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Saturday, May 25, 2024
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‘A device for revolution’: students protest Michael Knowles appearance through visual art

UB students use chalk, screen-printing and more to speak out ahead of controversial speaking engagement

<p>Students used screen-printing and sidewalk chalk to protest Knowles' speech outside of Slee Hall.&nbsp;</p>

Students used screen-printing and sidewalk chalk to protest Knowles' speech outside of Slee Hall. 

UB students employed visual art to create safe spaces, speak out and show support for the university’s transgender community in response to right-wing commentator Michael Knowles’ speaking engagement at UB Thursday night. 

Knowles’ comments calling for the “eradication of transgenderism from public life” sparked outrage on campus ahead of his appearance, organized by the UB chapter Young Americans for Freedom. In the hours before Knowles’ speech, students used zines, screen-printing and sidewalk chalk to protest the controversial conservative pundit’s appearance.

When senior graphic design major Cassandra Critsimilios first heard about Knowles’ appearance, she decided to take action with her own unique form of protest: making T-shirts. She took to her Instagram story, promising a free screen-printed shirt to anyone who wanted to show support for the transgender community.

With help from classmate Vic Janis (also a senior graphic design major) and print media professor Jeff Sherven, Critsimilios spent hours in a small basement studio at the Center for the Arts. The group ended up printing upwards of 80 shirts, emblazoned with “protect trans kids,” for anyone who came to the studio, which quickly turned into a valuable space for students seeking community.

“It’s been really humbling, honestly, and enlightening,” Critimilios said. “There’s people coming from all different parts of the school… people that I never would have met or spoken to otherwise.”  

Critsimilios sees art as a valuable tool for inclusivity and community in the face of Michael Knowles’ inflammatory comments, which have sparked safety concerns among UB’s transgender students. She calls graphic design “a device for revolution throughout history,” citing female graphic designers in Iran as inspirations for her work.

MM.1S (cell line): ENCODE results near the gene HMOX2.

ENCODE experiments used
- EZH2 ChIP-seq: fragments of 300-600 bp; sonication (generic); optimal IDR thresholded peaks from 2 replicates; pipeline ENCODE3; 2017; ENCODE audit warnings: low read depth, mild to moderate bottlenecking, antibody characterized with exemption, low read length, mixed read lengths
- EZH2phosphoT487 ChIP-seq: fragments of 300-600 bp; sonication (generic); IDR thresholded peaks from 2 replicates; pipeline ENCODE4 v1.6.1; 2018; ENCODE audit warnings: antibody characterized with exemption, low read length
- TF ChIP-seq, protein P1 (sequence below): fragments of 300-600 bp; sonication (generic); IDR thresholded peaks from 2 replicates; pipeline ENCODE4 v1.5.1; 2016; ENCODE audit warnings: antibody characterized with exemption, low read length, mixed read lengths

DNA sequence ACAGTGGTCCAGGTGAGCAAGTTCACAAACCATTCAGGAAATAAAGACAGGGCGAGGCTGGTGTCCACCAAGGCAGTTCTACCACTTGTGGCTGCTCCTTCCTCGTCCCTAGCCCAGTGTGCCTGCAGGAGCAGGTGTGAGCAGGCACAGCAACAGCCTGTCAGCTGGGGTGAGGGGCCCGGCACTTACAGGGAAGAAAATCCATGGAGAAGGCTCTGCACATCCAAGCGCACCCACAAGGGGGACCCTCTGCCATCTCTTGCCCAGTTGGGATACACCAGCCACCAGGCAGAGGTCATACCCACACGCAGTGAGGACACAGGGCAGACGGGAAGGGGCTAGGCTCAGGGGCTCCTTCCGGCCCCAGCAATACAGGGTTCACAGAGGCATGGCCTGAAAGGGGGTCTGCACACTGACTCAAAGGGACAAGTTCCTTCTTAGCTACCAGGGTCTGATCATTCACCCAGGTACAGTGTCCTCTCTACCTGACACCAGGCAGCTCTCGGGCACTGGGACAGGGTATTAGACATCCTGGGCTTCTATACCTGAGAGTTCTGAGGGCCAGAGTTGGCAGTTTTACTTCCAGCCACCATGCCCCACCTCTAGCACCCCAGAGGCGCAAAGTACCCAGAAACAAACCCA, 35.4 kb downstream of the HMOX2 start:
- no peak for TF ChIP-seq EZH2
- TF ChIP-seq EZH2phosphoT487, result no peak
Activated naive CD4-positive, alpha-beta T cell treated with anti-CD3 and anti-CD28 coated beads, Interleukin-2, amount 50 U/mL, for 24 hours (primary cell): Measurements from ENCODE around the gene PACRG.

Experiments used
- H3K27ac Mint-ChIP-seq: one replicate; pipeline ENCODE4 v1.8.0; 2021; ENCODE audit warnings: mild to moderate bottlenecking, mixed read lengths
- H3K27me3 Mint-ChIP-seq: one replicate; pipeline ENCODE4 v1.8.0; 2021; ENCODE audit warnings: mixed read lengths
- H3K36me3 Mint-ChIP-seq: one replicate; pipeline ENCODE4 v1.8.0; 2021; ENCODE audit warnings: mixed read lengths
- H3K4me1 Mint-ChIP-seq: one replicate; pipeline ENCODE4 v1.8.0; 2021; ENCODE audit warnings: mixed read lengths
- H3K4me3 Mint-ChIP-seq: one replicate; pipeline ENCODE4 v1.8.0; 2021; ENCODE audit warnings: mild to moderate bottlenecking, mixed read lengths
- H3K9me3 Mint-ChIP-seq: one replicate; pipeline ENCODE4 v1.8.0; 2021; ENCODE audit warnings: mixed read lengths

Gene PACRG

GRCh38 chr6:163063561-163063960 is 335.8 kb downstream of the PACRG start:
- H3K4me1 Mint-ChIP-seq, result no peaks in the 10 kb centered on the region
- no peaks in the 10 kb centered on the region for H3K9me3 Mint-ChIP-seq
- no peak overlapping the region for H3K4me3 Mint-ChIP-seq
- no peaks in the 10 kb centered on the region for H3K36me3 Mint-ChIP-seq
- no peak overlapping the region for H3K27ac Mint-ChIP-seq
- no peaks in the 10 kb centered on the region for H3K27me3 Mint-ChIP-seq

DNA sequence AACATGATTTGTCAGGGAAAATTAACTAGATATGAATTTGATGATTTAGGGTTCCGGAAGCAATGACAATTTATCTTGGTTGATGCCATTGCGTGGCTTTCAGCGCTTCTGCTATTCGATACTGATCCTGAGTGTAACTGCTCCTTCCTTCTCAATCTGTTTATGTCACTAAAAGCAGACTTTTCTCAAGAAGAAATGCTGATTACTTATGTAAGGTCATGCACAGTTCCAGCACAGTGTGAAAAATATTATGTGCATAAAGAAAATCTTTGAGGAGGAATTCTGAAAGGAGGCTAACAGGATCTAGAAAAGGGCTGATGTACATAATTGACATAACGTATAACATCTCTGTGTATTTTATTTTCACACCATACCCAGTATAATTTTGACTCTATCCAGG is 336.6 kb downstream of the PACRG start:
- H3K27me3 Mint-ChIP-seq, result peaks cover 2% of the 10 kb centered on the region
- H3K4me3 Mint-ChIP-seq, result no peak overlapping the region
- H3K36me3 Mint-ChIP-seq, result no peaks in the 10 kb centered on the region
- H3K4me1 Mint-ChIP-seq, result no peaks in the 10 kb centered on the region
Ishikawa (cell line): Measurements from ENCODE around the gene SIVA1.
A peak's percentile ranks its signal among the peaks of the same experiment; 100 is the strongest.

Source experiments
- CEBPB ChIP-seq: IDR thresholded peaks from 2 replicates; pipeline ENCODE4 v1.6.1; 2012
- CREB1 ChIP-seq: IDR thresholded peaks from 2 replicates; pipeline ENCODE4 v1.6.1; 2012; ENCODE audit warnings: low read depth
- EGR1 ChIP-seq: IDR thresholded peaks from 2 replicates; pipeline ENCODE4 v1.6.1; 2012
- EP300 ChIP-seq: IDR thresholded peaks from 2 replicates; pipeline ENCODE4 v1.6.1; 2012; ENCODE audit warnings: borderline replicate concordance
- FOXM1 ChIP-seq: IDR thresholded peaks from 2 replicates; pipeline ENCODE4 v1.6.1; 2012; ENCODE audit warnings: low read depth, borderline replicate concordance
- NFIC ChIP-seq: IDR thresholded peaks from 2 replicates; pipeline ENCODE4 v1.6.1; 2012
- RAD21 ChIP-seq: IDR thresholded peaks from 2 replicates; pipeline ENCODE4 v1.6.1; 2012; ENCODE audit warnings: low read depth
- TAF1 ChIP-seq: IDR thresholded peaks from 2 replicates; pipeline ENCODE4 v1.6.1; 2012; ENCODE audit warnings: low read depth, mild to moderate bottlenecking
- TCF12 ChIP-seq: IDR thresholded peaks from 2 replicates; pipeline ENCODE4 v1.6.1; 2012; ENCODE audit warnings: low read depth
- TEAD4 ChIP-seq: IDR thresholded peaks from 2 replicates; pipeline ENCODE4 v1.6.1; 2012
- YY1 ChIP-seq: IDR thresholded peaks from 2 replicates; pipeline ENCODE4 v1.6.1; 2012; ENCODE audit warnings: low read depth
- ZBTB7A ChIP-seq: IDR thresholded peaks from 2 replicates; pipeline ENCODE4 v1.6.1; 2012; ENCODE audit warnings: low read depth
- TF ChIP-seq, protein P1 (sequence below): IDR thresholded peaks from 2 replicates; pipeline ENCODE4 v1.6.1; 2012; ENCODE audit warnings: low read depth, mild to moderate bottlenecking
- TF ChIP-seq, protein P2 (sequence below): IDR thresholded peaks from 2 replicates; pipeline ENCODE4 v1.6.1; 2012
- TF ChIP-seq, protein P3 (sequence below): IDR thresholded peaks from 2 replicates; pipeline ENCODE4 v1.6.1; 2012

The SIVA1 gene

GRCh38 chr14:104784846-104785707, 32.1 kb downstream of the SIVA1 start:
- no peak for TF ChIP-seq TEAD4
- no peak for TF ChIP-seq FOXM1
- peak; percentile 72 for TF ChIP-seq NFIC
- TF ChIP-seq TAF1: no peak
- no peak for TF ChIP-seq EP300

“When it comes to something like this, when people feel silenced, and people feel scared, and people feel alone… art is the perfect medium to show people that they are safe,” Critsimilios said.

Meanwhile, outside of Slee Hall, students gathered with chalk from the CFA art rooms to paint the trans pride flag and other supportive messages on the sidewalk where Knowles would deliver his speech hours later.

Senior graphic design and media studies major Emmie O’Rourke made her way to Slee to touch up the trans flag that had started to fade since it was painted yesterday. Fueled by a distaste for Knowles’ views, her queer identity, and a passion for art and advocacy, O’Rourke picked up a piece of chalk and got to work.

“I thought chalking and just doing what I do best, art, is like the easiest way I can express my opinions,” O’Rourke said. “Chalk isn’t gonna hurt anybody. This is more of a solidarity stance than anything.”

Another participant, MFA grad student Soda, arrived to replenish chalk supplies. Soda, representing the Graduate Student Association (GSA), sought to ensure the safe creation of the chalk murals. Soda spoke to why sidewalk chalk is an effective tool for social justice. 

“First, you can easily have access to this means of expression,” Soda said. “Second, I think it’s very readable. We’re kind of bred as children to utilize this form of self expression. So it’s very recognizable. It also allows us to print messages big and get messages out there at faster, quicker paces.”

Later in the night, as crowds of students and protesters began to gather outside Slee Hall, fine arts MFA student Bello opened their multimedia exhibition, called “Prototypes of Care.” It was initially intended to be a typical gallery opening, but Bello recognized that, in the light of Knowles’ controversial appearance, the campus community could use a positive, meditative area to enjoy art, warm up and escape the chaos outside.

Visitors mingled in the gallery and experienced Bello’s therapeutic, inventive sculpture work, which included a 10,000 lux therapy light meant to emulate sunshine and metabolize vitamin D within the viewer. Literally and figuratively, the space radiated warmth for all who entered.

“I changed the flyer, I changed the entire mood of what I wanted tonight, and turned it into a safe space,” Bello said. “People can come in when it’s too cold outside and kind of be with family.”

Meret Kelsey is the senior arts editor and can be reached at

Alex Novak is an arts editor and can be reached at  


Meret Kelsey is an assistant arts editor at The Spectrum.


Alex Novak is a senior arts editor at The Spectrum



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